Annulment Motion

With the compliments of the British Age Pensioner Alliance

One of our strategies is to attempt to have the annual Social Security Uprating regulations annulled. Our target is the regulation which re-imposes the freezing regime every year.

Here is an example:

That an humble Address be presented to Her Majesty, praying that the Social Security Benefits Up-rating Regulations 2008 (S.I., 2008, No. 667), dated 9th March 2008, a copy of which was laid before this House on 13th March, be annulled.

There is a lot of misunderstanding about the effect of an annulment motion. People fear that if the annulment is carried we will only get uprating from the present level. For example, a man with a pension of £10 per week would get a rise of only 39 pence, even though he had contributed all his life.

Here are the reasons why I think that this fear is groundless.

(The figures here are based on the 2007 Uprating order. Although the figures have  changed since then the pattern and principles are the same)

The 2007 Uprating order, in respect of basic pension, said  for "£84.25" substitute "£87.30".
It does not say "the basic pension shall be increased by £3.05" nor does it say "the basic pension shall be increased by 3.6%". it is in fact saying "the basic pension shall be £87.30". (Of course, people with an incomplete contribution record would get a proportion of this.)
Section 44(4) of the Social Security Contributions and Benefits Act 1992 originally said "The weekly rate of the basic pension shall be £54.15". With all the later amendments (uprates) it now says "The weekly rate of the basic pension shall be £87.30".
Nevertheless we should have a look and see what the Regulations say.

Regulation 5 of the Social Security Benefit (Persons Abroad) Regulations 1975 (application of disqualification in respect of up-rating of benefit) shall apply to any additional benefit payable by virtue of the Up-rating Order.

What are the words of Regulation 5?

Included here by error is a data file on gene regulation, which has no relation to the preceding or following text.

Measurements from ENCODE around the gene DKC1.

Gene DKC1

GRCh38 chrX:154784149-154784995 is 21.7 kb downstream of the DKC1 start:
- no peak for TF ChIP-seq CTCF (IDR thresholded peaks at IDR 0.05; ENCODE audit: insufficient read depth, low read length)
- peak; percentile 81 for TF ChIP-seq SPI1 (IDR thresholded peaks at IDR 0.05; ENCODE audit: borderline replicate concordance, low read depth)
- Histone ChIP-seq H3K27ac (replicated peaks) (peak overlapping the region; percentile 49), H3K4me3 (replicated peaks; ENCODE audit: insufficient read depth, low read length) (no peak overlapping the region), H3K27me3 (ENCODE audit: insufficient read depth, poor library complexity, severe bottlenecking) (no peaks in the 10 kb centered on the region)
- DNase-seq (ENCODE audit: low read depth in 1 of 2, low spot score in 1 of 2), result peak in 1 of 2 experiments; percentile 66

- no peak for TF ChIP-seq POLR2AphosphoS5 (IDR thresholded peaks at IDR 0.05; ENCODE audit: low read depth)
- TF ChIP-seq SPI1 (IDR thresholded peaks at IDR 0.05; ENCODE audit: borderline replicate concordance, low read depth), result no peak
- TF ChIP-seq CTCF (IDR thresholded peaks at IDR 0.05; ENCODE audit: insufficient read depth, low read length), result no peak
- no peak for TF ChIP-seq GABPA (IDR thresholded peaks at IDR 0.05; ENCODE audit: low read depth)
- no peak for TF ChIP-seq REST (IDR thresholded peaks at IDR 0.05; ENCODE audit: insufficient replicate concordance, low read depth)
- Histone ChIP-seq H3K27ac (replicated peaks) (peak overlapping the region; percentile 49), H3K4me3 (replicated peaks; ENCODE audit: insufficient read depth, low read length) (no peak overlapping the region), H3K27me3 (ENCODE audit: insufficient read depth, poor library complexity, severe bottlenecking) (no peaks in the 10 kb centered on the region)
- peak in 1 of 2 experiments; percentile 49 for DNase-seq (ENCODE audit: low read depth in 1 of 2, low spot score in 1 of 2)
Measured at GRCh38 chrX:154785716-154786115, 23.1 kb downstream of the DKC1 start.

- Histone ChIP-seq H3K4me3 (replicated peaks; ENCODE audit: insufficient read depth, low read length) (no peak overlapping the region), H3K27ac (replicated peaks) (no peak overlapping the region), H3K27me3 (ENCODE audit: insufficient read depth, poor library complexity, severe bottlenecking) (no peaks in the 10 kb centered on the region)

-            Regulation 5(7) – “…a person who…is not ordinarily resident in Great Britain shall, while absent from Great Britain, receive benefit at the same rate as previously…the amount appropriate to that person when he was last ordinarily resident in Great Britain…”


What this reg says is "you won't get the rate set out in the uprating order, you will only get the rate you got when last resident." If clause 3 of the annual regulations is annulled, then we will get the current rate instead of the rate that applied when we were last resident in Great Britain.

The increase set out in the Uprating Order is not an increase by so-much, nor by so-much percent. It is a straight substitution.

In respect of Graduated Retirement Benefit the Uprating Order says:
(a) the sum of 10.20 pence shall be increased by 3.6 per cent.; and

(b) from and including 9th April 2007 the reference in that provision to that sum shall have effect as a reference to 10.57 pence.
So although it uses 3.6% it translates that into 10.57 pence. The conversion rate for grb units shall be 10.57 pence. It does not say that grb pensions shall be increased by 3.6%. So if the freezing was lifted, all grb units would be converted at 10.57 pence.

Again a straight substitution.

For SERPS it does say increased by 3.6%, so maybe existing SERPS pensions would be increased only by 3.6%. But that would create an administrative nightmare for DWP.
So maybe an annulment prayer would have the effect that we want.

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